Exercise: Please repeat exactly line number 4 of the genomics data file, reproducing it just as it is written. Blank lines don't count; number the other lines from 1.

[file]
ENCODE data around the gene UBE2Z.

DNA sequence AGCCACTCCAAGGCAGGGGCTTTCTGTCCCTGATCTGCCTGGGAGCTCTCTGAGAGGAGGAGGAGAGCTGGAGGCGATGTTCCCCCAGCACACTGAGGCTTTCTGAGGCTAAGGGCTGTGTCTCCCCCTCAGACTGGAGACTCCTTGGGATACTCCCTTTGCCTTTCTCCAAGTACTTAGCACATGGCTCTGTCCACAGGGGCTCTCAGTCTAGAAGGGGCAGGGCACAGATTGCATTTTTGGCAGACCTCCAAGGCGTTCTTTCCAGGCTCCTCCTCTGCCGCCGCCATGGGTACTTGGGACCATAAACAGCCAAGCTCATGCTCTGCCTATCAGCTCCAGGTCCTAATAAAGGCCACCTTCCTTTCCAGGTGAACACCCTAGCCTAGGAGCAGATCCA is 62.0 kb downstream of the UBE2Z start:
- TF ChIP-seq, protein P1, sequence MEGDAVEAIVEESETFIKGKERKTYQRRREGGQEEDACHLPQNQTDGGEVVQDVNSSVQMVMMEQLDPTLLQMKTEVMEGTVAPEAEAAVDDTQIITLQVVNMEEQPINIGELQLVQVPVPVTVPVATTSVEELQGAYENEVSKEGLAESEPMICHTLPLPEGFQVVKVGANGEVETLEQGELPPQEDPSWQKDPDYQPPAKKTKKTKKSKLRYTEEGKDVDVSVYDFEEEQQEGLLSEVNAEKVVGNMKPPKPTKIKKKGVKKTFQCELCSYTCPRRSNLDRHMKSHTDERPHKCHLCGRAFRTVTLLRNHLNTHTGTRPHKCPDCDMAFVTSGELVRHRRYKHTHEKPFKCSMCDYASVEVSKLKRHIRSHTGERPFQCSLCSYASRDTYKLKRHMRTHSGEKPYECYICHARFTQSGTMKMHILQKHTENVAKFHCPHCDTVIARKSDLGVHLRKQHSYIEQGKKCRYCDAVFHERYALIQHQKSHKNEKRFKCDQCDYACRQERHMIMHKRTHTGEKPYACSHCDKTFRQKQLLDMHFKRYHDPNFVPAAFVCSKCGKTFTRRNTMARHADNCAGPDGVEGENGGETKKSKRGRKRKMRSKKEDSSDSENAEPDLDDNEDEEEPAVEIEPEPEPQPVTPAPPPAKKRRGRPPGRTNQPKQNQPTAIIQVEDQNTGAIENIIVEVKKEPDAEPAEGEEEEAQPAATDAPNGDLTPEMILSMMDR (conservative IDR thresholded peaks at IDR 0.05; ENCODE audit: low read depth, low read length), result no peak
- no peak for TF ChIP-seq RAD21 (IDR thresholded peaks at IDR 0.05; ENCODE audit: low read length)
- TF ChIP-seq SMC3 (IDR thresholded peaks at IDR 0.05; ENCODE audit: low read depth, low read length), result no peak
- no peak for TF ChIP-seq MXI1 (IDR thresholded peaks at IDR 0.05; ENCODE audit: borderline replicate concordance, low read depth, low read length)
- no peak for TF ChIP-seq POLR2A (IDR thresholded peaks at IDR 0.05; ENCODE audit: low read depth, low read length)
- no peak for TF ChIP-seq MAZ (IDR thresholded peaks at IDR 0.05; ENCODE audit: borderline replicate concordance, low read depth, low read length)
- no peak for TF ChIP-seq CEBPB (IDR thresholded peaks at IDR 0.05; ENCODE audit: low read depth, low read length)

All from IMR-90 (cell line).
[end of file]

- no peak for TF ChIP-seq RAD21 (IDR thresholded peaks at IDR 0.05; ENCODE audit: low read length)